Windows is still the preferred OS, at 434, taking up a whopping 84% of the OS Pie. Android is next (beating out iPhone by 49, take that apple.) then Linux at 14, with Mac at 12, then iPhone at 2.

The Browser shows a similar trend, with Firefox and Chrome topping the charts, followed by an apple product, then Mobile Safari, then Safari, then IE (I mean seriously, guys. Why are you using this?) Ubuntu (I found out that some newer version of Ubuntu operates as a browser, similar to ChromeOS, and thats why it shows up as Ubuntu.) then the mysterious "mobile" and one lonely Opera user.

US has gained the lead for readers at 307 views from the US. Argentina still has a good chunk of the views, though, with 171. Germany is way down at thirteen. What are you doing, Germany? If you're from Germany, I want you guys to beat out Argentina in pageviews by next update (two weeks from now, maybe?). Whoever is top pageviews as a country will get me wearing or waving their flag at the end of the month. Can you beat USA?

Gaming: Upcoming Games and Other Things

There are a few games that are coming out that I am super excited to play, but have to wait. The first, but likely the furthest away, is Grim Dawn from Crate Entertainment. It is the spiritual successor to the amazing Titan Quest that was tons of fun to play, and if you don't like it, you should be ashamed.

The next is, of course, Diablo 3. With the other two in the series repeatedly beaten, it is really past time for the third to come out. Stop horsing around, Blizzard. We know you're done. You've generated enough hype.

The third is Torchlight 2. I spent too many hours playing the first one, and I know the second will be just as fun. I just hope none of these games come out at the same time, otherwise I will have to quit my job, stop sleeping, and halt development on my own game to play them.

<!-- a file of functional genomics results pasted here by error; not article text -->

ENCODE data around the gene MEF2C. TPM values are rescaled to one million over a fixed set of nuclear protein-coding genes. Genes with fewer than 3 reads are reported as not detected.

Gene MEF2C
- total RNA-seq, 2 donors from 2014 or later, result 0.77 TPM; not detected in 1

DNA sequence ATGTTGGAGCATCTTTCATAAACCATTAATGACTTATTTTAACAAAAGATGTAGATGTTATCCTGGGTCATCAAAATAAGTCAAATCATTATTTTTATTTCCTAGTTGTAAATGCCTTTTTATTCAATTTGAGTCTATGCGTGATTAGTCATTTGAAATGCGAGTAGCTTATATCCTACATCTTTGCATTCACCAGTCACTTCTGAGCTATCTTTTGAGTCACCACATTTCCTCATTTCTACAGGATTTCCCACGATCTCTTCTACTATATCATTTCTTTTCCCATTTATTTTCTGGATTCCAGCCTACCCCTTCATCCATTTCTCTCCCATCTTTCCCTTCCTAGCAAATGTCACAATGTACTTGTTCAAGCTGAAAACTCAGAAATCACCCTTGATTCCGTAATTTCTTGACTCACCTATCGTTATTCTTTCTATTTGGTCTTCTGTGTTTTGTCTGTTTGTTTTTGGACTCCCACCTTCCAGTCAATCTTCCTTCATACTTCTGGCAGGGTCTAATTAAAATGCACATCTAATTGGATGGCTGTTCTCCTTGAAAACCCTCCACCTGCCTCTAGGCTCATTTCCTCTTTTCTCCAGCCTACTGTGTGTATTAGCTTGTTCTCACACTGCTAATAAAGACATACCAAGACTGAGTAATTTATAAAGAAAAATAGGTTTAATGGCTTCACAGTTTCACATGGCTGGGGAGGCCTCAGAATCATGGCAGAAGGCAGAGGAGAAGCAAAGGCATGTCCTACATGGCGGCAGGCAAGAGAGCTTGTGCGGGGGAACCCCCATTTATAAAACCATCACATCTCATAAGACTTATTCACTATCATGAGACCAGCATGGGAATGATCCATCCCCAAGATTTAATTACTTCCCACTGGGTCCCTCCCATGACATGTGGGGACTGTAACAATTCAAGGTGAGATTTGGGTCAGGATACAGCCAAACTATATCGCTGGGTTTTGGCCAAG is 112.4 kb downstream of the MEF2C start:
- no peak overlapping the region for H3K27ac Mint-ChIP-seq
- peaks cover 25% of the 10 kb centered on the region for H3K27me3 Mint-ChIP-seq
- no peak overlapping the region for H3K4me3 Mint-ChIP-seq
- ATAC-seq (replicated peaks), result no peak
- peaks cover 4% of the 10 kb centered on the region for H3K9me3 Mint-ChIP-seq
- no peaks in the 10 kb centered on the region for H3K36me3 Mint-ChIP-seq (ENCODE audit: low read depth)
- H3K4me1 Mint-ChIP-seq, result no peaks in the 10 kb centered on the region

I'm not really interested in too much else at the moment. Child of Eden was a blast, and is replayable out the wazoo. Haven't had the chance, yet, to get Alice: Madness Returns.

Update on the game I have under development: I have decided on a working title. It will be called Spellplague for the time being. I have decided upon shunning both the talent tree system and the trainer system, instead, as you use more abilities in a certain family of abilities, you'll progress that family of abilities. This gives you the chance to really master your class. I am thinking of also letting characters who have beat the game start again with everything they mastered, and letting them master the other skill families as well.

If you can find a cope of it anywhere, you'll want to pick up Arcanum: Of Steamworks and Magicks Obscura. It is a great game, but an older one. It's got it's bugs and troika went out of business, but it's a pretty great game, albeit polarizing. You will grow to either love it or hate it.

This concludes tonight's updates, and with any luck, the fellows and/or ladies over at Crate Entertainment will respond to my email, and I may have a surprise for you dudes and dudettes.

Gaming: Doing Research for Designing Video Games

Monday, July 11, 2011

Something most of my followers do not know is that I am currently creating a video game. That is why I have been silent for a week, is I was in hardcore getting-stuff-done mode, and that made me neglect my blog. Well, no fear, I am back, and will be less sporadic. On to this evenings subject. I have been trying to figure out how I am going to do the skill learning mechanism, and the battle mechanics. My question for skill learning is should I have trainers that teach you at the correct level, like World of Warcraft? Maybe a talent tree system a la Diablo II and Torchlight? Should I invent a new way of doing it, or use one that's rarely used? I think the most satisfying for me is a use-it-to-learn-it system. The more they use "Fireball" the more potent it becomes, for example. I don't want to re-do something that's been done too much, but at the same time, I want it to be accessible and feel natural enough. I have also designed the spells for two classes over this time, the Wizard and Necromage. I can't go into too much detail, but I cannot wait for others to experience this. So to research different types of battle systems, I decided to play a few different types, so I pulled out Torchlight, Diablo II, Titan Quest (pc versions), and Secret of Mana. I'm gonna have to dig for my copy of Baldurs Gate and see if I can find a PC action-RPG that doesn't use a controller or the "left and right click to attack" battle mechanics.